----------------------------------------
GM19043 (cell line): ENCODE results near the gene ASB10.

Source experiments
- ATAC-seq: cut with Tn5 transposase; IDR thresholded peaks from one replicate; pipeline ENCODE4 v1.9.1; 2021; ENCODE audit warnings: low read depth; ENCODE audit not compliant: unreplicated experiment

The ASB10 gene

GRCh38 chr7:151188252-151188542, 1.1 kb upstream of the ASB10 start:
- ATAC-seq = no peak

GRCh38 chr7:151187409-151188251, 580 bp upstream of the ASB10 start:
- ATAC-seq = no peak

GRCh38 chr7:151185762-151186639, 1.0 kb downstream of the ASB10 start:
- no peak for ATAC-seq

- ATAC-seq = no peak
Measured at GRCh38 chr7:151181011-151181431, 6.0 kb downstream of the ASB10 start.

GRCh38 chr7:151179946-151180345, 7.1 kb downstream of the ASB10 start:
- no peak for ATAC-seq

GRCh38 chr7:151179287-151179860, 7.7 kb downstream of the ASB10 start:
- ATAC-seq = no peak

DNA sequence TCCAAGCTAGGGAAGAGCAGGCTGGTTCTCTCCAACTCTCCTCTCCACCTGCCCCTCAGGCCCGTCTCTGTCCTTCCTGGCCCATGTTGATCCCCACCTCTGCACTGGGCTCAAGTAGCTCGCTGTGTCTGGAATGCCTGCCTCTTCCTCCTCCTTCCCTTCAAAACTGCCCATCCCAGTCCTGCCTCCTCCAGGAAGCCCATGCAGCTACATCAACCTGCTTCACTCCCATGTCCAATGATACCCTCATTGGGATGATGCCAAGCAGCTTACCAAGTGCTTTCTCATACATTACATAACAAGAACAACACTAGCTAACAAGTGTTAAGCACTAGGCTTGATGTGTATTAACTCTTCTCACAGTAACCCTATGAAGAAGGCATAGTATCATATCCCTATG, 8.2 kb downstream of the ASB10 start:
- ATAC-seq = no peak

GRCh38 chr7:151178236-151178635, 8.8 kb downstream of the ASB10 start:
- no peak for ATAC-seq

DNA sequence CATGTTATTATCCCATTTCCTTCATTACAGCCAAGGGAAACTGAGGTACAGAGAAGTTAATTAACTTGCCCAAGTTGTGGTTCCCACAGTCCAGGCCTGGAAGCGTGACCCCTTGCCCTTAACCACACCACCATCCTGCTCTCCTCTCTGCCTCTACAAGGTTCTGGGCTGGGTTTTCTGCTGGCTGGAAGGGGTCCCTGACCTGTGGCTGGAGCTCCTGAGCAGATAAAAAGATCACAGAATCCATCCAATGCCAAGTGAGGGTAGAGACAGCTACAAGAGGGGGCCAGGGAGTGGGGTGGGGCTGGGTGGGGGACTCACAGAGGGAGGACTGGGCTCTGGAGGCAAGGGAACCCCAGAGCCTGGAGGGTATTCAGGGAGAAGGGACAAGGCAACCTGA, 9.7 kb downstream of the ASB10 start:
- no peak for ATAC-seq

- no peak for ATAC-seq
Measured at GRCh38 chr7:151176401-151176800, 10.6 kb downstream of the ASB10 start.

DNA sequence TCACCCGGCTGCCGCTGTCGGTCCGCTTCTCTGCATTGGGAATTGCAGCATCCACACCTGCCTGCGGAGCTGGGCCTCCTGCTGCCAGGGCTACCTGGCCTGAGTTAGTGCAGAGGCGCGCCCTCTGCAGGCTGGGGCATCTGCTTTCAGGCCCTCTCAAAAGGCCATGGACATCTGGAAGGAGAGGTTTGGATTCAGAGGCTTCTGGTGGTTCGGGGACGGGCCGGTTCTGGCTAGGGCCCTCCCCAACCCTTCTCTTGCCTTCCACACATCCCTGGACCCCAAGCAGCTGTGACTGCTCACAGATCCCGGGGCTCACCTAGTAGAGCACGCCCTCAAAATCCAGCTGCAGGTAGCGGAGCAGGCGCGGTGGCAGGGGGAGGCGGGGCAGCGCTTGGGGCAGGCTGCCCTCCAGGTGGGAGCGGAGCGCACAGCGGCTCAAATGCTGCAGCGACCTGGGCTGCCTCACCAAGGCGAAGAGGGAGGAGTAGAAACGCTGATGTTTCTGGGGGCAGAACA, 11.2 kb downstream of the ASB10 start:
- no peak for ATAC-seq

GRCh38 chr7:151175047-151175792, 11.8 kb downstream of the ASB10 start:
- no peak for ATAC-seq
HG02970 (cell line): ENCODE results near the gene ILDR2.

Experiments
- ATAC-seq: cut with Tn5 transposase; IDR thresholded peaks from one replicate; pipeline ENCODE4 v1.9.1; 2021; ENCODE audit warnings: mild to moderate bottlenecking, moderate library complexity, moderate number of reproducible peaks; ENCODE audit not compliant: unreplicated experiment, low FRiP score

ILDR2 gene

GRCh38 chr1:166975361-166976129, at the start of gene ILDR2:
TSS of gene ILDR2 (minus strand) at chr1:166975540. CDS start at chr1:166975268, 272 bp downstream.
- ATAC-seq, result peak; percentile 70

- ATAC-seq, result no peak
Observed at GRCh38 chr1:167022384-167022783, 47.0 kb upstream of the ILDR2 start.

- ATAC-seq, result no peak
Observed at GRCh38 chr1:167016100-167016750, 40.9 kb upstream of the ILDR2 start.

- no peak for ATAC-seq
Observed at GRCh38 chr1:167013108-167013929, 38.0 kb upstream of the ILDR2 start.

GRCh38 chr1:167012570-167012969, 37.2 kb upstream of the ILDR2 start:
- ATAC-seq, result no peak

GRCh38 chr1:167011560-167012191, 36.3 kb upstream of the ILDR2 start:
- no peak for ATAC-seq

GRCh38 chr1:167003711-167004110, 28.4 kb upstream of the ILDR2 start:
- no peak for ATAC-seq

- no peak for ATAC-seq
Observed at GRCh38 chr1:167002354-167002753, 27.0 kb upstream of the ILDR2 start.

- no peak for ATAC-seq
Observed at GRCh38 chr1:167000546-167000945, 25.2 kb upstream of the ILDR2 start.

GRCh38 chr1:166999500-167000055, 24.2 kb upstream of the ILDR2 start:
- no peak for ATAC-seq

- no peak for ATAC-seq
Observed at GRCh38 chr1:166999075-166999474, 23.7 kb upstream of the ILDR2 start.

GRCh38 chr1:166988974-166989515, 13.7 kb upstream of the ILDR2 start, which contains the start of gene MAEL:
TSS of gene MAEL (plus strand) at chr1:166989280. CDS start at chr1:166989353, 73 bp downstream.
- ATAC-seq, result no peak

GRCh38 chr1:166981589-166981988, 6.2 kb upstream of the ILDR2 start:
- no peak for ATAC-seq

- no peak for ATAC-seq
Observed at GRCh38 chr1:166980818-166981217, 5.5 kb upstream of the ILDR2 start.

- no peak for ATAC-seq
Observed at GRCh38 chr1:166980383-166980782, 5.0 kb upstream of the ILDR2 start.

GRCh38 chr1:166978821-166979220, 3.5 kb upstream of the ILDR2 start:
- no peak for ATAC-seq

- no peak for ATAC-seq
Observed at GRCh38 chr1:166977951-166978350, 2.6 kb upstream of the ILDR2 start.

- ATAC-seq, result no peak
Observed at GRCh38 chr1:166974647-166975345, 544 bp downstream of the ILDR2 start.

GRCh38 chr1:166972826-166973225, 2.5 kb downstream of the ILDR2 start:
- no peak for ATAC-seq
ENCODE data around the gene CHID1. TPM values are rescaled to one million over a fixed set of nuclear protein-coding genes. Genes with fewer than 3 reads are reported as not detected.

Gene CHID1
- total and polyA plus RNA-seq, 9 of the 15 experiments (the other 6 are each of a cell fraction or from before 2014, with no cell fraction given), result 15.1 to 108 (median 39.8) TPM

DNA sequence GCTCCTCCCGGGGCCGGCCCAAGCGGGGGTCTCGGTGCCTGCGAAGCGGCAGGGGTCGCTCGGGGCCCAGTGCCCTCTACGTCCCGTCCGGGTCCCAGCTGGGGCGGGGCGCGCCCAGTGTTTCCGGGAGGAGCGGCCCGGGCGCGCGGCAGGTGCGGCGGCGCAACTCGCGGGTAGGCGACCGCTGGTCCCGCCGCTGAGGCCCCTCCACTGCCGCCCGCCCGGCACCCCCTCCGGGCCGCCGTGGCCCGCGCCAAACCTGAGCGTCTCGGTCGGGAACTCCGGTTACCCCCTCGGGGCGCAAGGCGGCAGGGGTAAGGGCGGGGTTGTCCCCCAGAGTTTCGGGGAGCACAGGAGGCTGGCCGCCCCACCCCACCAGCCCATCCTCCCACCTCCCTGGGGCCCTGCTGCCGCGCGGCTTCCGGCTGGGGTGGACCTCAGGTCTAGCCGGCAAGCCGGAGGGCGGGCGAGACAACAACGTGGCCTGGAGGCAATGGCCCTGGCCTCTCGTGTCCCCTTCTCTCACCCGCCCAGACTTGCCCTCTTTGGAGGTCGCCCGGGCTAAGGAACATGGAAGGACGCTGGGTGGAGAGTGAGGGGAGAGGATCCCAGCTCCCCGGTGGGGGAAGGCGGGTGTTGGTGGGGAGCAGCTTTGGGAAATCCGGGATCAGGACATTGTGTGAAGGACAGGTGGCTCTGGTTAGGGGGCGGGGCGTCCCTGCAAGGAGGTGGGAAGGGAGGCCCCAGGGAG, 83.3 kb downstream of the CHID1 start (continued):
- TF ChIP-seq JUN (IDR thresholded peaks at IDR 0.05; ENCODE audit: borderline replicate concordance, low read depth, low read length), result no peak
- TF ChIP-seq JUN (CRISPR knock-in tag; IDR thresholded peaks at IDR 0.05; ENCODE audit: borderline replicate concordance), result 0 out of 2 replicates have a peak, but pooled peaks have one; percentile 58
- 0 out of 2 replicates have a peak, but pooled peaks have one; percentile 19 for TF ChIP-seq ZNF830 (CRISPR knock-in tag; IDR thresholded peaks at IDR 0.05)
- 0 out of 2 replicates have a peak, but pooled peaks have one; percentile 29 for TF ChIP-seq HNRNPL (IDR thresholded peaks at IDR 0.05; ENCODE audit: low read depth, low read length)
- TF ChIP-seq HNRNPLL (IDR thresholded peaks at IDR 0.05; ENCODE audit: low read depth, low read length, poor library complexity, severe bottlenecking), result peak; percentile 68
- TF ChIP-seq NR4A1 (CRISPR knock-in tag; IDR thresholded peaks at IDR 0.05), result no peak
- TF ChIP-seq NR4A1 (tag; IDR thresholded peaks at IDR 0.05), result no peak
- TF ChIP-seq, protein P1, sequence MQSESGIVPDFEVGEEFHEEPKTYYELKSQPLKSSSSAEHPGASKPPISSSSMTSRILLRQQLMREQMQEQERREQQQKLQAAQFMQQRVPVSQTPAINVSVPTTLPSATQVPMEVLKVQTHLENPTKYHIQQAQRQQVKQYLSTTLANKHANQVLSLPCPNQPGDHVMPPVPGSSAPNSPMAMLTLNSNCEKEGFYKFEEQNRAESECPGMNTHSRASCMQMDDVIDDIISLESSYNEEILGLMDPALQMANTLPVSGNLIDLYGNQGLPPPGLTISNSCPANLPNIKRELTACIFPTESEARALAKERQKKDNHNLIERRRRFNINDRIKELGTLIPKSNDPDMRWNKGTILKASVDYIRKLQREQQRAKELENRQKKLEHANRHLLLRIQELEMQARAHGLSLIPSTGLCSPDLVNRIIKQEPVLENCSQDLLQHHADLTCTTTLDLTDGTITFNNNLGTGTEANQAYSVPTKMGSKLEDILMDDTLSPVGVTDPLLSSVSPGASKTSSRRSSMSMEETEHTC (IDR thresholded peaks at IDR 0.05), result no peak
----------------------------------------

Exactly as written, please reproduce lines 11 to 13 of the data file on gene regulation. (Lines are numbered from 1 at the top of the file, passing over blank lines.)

- ATAC-seq = no peak
Measured at GRCh38 chr7:151181011-151181431, 6.0 kb downstream of the ASB10 start.

GRCh38 chr7:151179946-151180345, 7.1 kb downstream of the ASB10 start: